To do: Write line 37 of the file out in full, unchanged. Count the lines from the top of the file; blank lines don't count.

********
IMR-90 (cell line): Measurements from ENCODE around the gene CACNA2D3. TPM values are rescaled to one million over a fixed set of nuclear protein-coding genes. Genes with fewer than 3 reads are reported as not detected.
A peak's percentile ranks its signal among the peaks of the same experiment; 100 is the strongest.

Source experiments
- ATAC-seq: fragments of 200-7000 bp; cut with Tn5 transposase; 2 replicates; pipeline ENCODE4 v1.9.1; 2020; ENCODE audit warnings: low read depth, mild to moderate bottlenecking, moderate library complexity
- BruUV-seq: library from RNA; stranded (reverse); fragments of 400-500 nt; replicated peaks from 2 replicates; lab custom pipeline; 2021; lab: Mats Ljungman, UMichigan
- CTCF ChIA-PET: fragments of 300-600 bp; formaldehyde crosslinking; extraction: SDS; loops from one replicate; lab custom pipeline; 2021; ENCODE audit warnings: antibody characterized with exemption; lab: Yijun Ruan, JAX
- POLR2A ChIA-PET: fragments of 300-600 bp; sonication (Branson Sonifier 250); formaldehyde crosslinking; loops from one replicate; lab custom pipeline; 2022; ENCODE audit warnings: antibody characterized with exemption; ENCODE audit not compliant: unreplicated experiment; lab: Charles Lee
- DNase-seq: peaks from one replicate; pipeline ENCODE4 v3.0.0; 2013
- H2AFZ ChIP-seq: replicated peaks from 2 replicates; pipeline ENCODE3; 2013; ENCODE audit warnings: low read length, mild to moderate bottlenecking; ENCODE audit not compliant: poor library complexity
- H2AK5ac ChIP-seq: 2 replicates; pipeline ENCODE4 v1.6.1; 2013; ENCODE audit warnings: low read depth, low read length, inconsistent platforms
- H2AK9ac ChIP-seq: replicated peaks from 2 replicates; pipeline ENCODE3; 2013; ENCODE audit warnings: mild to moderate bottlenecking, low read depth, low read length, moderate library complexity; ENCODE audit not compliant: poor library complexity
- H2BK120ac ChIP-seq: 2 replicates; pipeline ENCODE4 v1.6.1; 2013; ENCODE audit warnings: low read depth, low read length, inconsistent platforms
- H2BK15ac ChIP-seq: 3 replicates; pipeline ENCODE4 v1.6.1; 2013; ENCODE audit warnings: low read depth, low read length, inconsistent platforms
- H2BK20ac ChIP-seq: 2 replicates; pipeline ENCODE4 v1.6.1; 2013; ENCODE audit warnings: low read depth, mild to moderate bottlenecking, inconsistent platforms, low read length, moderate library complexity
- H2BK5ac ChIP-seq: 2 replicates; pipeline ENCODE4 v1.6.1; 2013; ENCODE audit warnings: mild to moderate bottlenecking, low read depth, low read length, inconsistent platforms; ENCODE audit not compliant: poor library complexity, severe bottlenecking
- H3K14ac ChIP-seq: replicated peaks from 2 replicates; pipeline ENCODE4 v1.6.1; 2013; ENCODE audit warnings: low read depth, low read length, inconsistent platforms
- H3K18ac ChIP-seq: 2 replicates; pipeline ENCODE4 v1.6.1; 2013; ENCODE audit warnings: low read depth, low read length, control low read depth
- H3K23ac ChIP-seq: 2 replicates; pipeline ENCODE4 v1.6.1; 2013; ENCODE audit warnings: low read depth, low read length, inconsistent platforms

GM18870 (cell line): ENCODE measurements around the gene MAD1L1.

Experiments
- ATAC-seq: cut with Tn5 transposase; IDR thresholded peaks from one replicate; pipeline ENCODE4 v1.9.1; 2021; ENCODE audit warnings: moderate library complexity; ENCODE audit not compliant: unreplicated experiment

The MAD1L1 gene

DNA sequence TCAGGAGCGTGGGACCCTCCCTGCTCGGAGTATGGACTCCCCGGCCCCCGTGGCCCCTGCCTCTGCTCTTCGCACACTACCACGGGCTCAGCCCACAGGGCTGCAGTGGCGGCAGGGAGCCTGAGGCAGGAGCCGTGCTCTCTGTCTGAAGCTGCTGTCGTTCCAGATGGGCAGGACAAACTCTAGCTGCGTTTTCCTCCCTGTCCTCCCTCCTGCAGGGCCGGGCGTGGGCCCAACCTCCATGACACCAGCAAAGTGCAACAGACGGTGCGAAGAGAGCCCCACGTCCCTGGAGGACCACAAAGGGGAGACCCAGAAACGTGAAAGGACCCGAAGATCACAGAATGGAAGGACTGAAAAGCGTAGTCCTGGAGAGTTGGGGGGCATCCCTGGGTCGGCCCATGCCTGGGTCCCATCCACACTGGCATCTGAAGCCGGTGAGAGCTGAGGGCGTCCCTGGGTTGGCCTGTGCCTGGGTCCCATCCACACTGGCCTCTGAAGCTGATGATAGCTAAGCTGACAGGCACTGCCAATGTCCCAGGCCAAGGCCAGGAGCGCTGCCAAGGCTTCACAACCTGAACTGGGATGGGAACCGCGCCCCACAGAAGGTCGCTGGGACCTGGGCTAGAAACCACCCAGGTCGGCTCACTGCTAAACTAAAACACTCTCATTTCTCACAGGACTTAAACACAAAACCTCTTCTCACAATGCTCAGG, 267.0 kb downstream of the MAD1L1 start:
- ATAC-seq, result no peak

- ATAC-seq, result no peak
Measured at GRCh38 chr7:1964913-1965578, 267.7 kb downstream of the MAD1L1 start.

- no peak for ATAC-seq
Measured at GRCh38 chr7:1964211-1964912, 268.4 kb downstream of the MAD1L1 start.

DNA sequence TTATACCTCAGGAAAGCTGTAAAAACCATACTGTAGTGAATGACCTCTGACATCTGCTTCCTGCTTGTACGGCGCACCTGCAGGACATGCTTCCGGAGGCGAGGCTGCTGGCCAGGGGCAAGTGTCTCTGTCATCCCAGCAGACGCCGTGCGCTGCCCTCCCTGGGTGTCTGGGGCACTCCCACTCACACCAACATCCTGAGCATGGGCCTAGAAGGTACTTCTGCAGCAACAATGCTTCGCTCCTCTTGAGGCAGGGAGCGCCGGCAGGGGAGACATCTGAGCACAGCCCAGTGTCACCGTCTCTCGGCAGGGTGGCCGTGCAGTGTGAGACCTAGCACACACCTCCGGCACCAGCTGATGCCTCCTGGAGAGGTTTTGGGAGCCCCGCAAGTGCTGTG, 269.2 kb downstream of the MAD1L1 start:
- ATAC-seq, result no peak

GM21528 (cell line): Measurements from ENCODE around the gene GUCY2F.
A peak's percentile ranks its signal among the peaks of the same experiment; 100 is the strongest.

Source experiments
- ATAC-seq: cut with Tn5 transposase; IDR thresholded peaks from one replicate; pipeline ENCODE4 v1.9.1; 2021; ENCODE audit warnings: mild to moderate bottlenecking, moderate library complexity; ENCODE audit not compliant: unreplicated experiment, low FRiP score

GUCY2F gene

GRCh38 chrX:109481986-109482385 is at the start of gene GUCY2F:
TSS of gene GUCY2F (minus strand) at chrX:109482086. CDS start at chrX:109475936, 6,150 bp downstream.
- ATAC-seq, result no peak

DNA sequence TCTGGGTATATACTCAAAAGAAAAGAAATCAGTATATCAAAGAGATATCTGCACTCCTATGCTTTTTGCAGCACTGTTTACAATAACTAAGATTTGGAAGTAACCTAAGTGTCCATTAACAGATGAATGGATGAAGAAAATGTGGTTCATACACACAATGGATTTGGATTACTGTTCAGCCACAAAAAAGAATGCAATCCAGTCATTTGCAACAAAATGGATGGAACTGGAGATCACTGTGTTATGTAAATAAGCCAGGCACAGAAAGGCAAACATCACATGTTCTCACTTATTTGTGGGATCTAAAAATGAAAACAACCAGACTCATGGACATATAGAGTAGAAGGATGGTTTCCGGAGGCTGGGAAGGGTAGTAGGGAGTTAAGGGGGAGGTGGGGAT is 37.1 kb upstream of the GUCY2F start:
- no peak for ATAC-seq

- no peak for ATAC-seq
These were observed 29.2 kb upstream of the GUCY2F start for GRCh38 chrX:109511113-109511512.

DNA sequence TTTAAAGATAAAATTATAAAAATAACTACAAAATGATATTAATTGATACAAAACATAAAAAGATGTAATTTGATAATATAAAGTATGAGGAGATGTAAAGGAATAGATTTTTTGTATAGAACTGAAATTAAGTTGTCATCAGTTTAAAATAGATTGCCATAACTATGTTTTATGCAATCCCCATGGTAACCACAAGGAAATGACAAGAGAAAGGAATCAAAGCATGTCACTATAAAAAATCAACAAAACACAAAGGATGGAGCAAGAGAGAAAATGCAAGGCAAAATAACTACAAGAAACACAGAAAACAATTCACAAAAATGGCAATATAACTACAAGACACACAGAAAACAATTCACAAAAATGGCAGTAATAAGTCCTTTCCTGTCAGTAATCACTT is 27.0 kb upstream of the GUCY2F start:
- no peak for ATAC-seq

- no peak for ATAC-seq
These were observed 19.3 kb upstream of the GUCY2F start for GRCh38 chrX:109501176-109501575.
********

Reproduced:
TSS of gene GUCY2F (minus strand) at chrX:109482086. CDS start at chrX:109475936, 6,150 bp downstream.